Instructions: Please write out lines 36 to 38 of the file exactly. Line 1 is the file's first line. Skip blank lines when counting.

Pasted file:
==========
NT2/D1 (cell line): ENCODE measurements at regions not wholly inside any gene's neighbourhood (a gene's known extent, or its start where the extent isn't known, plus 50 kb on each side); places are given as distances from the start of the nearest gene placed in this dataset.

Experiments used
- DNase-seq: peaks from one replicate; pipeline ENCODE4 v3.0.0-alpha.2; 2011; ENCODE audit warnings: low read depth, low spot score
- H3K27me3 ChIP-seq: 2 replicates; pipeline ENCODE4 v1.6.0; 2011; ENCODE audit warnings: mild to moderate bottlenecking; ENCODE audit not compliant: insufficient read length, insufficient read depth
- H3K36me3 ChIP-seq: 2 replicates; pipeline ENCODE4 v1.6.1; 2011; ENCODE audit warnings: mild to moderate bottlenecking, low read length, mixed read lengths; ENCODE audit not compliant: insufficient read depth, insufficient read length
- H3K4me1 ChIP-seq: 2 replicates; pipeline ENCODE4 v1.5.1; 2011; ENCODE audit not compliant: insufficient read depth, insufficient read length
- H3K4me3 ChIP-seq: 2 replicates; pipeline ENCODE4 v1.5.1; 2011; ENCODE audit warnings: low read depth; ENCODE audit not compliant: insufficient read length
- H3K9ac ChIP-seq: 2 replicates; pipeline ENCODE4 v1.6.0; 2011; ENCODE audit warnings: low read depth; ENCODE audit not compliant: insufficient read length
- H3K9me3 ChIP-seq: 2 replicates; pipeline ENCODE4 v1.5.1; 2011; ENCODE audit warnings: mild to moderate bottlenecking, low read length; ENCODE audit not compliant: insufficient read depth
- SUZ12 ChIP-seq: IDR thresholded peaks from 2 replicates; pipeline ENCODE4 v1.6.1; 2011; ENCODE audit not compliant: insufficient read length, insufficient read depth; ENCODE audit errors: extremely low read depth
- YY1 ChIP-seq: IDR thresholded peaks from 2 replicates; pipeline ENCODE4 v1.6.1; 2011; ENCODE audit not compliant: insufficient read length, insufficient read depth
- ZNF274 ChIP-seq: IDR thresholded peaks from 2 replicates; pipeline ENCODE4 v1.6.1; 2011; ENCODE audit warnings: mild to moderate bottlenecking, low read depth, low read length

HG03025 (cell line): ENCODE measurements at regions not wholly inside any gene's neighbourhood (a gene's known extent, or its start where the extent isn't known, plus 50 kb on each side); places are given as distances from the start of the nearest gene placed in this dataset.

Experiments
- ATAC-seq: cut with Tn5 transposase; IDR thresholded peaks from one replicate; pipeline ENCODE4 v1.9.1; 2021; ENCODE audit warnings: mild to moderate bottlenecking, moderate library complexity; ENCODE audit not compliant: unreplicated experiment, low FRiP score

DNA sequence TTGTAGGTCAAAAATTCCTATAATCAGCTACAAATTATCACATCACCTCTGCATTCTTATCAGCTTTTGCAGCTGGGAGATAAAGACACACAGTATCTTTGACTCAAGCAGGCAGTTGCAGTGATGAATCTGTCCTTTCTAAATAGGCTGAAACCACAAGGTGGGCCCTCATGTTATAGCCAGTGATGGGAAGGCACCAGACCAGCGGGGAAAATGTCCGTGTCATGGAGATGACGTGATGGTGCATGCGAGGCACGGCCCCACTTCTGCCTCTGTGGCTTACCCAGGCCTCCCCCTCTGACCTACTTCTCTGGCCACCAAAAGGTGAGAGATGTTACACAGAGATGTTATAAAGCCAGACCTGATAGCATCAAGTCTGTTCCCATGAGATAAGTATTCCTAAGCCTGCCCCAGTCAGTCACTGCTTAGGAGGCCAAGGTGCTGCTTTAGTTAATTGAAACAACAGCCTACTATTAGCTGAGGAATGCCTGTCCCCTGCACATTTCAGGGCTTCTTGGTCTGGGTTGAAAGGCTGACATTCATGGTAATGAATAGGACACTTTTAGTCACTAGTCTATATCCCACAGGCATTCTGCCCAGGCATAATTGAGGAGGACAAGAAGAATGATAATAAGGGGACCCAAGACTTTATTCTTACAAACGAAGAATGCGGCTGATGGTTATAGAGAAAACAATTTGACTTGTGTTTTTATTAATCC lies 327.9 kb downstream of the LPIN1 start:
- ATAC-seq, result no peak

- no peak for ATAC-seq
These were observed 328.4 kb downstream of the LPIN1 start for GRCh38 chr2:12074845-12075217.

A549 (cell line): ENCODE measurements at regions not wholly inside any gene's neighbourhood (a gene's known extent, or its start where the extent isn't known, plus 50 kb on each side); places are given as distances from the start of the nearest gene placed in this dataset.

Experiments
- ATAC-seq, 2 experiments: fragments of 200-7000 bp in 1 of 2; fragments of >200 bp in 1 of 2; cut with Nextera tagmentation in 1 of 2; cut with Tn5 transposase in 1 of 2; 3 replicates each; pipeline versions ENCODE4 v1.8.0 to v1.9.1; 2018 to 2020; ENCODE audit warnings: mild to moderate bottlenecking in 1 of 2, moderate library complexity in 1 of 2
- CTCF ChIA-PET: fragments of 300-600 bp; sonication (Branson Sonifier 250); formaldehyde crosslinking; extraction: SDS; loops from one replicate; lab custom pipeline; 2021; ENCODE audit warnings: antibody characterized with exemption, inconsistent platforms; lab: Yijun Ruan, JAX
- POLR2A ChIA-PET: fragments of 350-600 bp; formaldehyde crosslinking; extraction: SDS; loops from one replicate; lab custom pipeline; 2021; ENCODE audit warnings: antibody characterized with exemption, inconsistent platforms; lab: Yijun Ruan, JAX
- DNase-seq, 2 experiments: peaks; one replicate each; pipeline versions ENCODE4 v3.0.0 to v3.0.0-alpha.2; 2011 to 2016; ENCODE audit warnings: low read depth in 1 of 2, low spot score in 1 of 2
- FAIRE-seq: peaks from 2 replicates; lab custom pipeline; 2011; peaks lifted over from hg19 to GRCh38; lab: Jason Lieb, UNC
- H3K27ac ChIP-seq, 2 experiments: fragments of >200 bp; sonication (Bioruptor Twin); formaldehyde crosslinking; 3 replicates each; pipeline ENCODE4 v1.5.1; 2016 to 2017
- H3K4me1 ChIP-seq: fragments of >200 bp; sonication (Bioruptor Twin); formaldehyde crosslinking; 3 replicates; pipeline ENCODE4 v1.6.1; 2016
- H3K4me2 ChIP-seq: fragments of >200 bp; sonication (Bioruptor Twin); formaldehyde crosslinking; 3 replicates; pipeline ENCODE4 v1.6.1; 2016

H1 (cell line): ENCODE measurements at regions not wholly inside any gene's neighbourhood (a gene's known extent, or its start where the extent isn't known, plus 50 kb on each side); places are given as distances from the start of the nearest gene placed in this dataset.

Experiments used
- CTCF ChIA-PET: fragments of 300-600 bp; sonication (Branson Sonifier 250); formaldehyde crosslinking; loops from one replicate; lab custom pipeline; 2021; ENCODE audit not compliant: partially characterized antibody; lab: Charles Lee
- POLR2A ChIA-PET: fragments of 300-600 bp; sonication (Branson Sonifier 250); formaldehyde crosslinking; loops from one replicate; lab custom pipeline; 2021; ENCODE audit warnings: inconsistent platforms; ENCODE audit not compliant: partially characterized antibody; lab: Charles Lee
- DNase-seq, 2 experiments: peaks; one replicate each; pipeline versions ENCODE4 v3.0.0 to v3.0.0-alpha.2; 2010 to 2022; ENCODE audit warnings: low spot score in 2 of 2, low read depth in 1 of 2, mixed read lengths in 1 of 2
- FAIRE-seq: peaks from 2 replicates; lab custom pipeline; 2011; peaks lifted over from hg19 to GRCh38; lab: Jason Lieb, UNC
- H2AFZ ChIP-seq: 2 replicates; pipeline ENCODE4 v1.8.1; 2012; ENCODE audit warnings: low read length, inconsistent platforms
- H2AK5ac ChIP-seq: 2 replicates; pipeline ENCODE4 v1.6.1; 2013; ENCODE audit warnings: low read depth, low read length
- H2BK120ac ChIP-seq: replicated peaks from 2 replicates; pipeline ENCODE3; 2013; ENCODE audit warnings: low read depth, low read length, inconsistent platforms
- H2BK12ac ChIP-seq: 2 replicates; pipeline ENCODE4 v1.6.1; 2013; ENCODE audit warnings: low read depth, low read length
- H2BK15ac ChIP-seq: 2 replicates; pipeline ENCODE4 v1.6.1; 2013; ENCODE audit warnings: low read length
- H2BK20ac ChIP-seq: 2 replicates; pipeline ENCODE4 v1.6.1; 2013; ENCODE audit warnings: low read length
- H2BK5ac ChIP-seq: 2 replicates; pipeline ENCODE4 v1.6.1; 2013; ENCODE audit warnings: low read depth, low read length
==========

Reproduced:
- H2AFZ ChIP-seq: 2 replicates; pipeline ENCODE4 v1.8.1; 2012; ENCODE audit warnings: low read length, inconsistent platforms
- H2AK5ac ChIP-seq: 2 replicates; pipeline ENCODE4 v1.6.1; 2013; ENCODE audit warnings: low read depth, low read length
- H2BK120ac ChIP-seq: replicated peaks from 2 replicates; pipeline ENCODE3; 2013; ENCODE audit warnings: low read depth, low read length, inconsistent platforms